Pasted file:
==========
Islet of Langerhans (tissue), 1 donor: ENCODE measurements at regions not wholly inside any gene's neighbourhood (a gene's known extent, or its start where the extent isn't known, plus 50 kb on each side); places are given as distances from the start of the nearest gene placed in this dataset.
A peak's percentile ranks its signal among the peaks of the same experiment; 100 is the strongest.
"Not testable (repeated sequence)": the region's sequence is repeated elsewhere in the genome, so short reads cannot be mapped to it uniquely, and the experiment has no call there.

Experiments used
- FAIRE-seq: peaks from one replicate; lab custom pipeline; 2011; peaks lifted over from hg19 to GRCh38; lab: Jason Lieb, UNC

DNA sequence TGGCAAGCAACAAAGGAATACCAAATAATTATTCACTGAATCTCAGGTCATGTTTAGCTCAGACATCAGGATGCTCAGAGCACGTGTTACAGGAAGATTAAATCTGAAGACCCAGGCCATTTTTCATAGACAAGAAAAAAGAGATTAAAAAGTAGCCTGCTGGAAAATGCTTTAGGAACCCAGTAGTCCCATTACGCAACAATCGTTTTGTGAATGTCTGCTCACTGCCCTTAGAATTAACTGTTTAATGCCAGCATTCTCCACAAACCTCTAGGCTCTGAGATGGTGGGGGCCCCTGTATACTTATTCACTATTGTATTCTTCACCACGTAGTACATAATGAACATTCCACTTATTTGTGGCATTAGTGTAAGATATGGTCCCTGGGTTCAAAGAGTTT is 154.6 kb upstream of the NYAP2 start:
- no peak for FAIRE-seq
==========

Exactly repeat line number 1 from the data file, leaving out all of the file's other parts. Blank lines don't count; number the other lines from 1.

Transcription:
Islet of Langerhans (tissue), 1 donor: ENCODE measurements at regions not wholly inside any gene's neighbourhood (a gene's known extent, or its start where the extent isn't known, plus 50 kb on each side); places are given as distances from the start of the nearest gene placed in this dataset.